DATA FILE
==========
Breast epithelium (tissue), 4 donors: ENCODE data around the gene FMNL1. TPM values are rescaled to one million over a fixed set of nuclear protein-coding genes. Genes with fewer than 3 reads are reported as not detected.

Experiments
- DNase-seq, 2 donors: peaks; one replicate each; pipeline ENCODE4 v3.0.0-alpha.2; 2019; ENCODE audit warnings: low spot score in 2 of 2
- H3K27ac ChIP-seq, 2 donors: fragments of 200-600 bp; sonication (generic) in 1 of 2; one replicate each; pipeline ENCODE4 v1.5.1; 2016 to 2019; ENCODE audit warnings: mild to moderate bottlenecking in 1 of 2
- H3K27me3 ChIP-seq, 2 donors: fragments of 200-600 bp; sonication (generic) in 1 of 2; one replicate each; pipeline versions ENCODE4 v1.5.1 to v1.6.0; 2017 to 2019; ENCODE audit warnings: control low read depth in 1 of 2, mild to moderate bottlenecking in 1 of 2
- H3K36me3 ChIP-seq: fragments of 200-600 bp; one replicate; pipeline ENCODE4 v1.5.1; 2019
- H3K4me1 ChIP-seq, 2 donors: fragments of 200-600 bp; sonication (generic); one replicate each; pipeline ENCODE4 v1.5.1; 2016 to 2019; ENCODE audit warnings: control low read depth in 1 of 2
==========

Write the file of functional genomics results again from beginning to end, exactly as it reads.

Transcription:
Breast epithelium (tissue), 4 donors: ENCODE data around the gene FMNL1. TPM values are rescaled to one million over a fixed set of nuclear protein-coding genes. Genes with fewer than 3 reads are reported as not detected.

Experiments
- DNase-seq, 2 donors: peaks; one replicate each; pipeline ENCODE4 v3.0.0-alpha.2; 2019; ENCODE audit warnings: low spot score in 2 of 2
- H3K27ac ChIP-seq, 2 donors: fragments of 200-600 bp; sonication (generic) in 1 of 2; one replicate each; pipeline ENCODE4 v1.5.1; 2016 to 2019; ENCODE audit warnings: mild to moderate bottlenecking in 1 of 2
- H3K27me3 ChIP-seq, 2 donors: fragments of 200-600 bp; sonication (generic) in 1 of 2; one replicate each; pipeline versions ENCODE4 v1.5.1 to v1.6.0; 2017 to 2019; ENCODE audit warnings: control low read depth in 1 of 2, mild to moderate bottlenecking in 1 of 2
- H3K36me3 ChIP-seq: fragments of 200-600 bp; one replicate; pipeline ENCODE4 v1.5.1; 2019
- H3K4me1 ChIP-seq, 2 donors: fragments of 200-600 bp; sonication (generic); one replicate each; pipeline ENCODE4 v1.5.1; 2016 to 2019; ENCODE audit warnings: control low read depth in 1 of 2